I’ve been critical of certain things related to the inception of Independent League Baseball in Bloomington/Normal, predominantly related to decisions made with the stadium construction. I’ve been less than enthused with some of the rhetoric coming from the front office as well, but I’ll just chalk it up to the growing pains that come with starting a professional franchise.
It’s nice to have professional baseball locally, even devoid of a Major League affliation. As transient as this community is, I’m not sure the fanbase will ever be what team owners would like (or projected to potential investors), but crafting a sustainable organization with corporate sponsorships and steadily improving game promotions would be a great thing for BloNo.
With that in mind, I’ve been to a couple games recently, and decided to make notes on ONLY the good things about Normal Baseball, et.al. Just the positives:
- Tickets – unlike a Major League game, tickets are affordable to most, making an evening of entertainment less than a monthly utility bill. For season ticket holders, a missed game is not necessarily a donation; those unused tickets can be redeemed for tickets to another game.
- Parking – it’s never been a problem for me at the Corn Crib. I haven’t been to a game anywhere nearing a sellout, so perhaps the evenings where there are higher attendance figures make the parking situation a little more tenuous. Even if forced to park on the temporary, unpaved area, your walk to the front game is only a minute or so.
- Field Turf – unlike the old model of fields that have dirt on the mound, home plate and bases, the Corn Crib is an all-turf facility, meaning very few rainouts. To the fan, that ensures you’ll get to see a game when you plan to, whether it’s a birthday party or simply a Thirsty Thursday when you already had Friday scheduled off from work. The stadium itself is also laid out in such a way that shade covers almost all of the reserved seating by the second inning of those July games with the 7:00pm start times. Everyone is happy except perhaps the left fielder.
- Radio – our friend and local fixture Greg Halbreib is manning the mike this year, and although working alone, I’ve never noticed any lingering dead airtime. I can’t imagine how hard it is to do a game by yourself – you have to appreciate the man’s craft. Kudos to Vin Scully while I’m at it.
- Kid Friendly – okay, Corny is a bit scary at times, but he is a friendly chap, regardless of who is donning the costume at any given time. I say this after watching a 4-year old slug him last night and he never changed expression OR hit the kid back. There is also that area on the 3rd base side with the bouncing Corny house in the Family Fun Zone.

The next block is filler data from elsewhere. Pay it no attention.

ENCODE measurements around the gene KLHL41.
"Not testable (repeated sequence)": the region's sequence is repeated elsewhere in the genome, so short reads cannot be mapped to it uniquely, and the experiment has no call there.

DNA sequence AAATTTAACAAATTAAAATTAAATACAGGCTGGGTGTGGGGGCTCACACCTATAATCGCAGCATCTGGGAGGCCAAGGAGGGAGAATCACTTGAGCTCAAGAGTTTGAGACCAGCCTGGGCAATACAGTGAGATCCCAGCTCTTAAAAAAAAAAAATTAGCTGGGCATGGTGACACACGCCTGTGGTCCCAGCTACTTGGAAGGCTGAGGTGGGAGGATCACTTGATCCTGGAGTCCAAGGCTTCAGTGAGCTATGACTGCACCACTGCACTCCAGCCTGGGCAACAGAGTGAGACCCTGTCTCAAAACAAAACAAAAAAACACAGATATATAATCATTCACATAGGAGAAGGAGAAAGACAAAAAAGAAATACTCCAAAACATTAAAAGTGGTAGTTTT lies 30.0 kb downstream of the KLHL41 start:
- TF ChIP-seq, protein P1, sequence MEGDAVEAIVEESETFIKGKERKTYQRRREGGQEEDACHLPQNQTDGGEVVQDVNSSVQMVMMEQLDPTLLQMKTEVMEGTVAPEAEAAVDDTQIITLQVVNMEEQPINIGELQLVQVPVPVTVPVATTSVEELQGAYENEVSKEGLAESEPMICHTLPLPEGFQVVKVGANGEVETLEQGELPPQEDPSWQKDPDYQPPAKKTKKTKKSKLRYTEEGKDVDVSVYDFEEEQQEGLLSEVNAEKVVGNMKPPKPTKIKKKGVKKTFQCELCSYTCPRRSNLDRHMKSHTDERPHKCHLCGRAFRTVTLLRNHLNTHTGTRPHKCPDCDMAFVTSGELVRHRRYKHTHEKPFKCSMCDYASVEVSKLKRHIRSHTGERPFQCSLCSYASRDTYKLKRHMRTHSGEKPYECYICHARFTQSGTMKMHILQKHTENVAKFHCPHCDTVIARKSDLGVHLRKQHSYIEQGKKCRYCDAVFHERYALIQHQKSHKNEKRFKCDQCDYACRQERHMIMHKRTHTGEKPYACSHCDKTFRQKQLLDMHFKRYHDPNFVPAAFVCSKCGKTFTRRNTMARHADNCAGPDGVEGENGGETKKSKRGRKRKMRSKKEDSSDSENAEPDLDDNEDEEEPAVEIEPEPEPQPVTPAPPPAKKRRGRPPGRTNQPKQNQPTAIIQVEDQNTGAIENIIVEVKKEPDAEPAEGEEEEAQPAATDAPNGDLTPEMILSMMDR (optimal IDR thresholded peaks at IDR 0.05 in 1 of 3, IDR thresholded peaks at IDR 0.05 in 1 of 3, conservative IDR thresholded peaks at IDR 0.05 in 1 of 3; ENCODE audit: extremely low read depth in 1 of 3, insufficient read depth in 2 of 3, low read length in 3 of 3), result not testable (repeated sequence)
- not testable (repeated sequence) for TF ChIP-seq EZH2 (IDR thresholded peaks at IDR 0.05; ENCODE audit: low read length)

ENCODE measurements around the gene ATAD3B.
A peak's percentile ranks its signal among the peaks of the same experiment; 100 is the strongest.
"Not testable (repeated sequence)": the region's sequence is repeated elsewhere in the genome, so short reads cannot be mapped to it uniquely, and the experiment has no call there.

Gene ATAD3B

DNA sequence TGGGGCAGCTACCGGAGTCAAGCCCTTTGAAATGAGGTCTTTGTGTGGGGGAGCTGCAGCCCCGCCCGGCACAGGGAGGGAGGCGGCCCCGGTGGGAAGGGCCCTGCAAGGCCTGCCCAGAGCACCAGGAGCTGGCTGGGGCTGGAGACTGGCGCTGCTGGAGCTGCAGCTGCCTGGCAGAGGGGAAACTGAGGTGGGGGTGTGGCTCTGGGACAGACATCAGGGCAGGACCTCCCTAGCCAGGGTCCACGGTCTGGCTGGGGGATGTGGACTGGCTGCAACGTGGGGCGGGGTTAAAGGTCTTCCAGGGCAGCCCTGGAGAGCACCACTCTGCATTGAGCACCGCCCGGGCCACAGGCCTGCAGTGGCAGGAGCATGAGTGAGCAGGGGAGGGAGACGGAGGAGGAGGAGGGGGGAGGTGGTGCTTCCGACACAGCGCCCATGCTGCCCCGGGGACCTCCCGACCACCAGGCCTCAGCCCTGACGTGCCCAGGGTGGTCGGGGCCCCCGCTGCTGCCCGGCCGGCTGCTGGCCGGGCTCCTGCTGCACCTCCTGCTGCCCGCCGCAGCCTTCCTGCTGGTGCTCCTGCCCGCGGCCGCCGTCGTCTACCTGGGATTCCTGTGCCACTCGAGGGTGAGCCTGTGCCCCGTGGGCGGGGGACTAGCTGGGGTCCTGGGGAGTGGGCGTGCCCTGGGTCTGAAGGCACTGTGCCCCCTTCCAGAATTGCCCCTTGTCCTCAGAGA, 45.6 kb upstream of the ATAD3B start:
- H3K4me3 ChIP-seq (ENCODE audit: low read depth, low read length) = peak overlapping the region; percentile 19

- Pet Friendly – at least on Dog Days Wednesdays, where you can bring your pet and sit on the lawn beyond the left and right field fences. Stadium workers carry around dog treats, and
- Free Program – it might lack wonderful design elements with blurry photos, but it does contain a fairly up to date roster, some player profiles and team records, along with a scoresheet if that is part of your fan experience. And it’s free!
- Experienced Manager – Hal Lanier not only owns a World Series Ring from his coaching tenure with the St. Louis Cardinals, but he’s also managed at the Major League level with Houston. Clearly, he’s not some team principal masquerading as a baseball guy.
- All-Stars –five CornBelter players have been named to the Frontier League All-Star game for 2011, including Steve Alexander (featured photo, above) who leads the league in home runs currently.
- Local Influence – this week, local U-High and Illinois State University player Tyler McNeely has signed with the CornBelters.
- Website – only the positives here….
- World’s Greatest Bathroom – haven’t seen it, as it happens to be for the ladies. But I’ve heard it is wonderful, with a red velvet couch and granite floors.
- Concessions – first off, beer is $1 a glass during Thursday night games. Corndogs are a $1 for Monday night games. Those promotions aside, I found the concession offerings ample and reasonably priced. Last night, I had a Lemon Shakeup that was cheaper than the County Fair, and bigger. Again, affordable pricing per the Minor League baseball model.
I’m sure there are others. Bottom line – it’s nice to have professional sports in a community this size. Although the fan support is sometimes hit and miss, at present the CornBelters are in the playoff race.
Plenty of good things to talk about.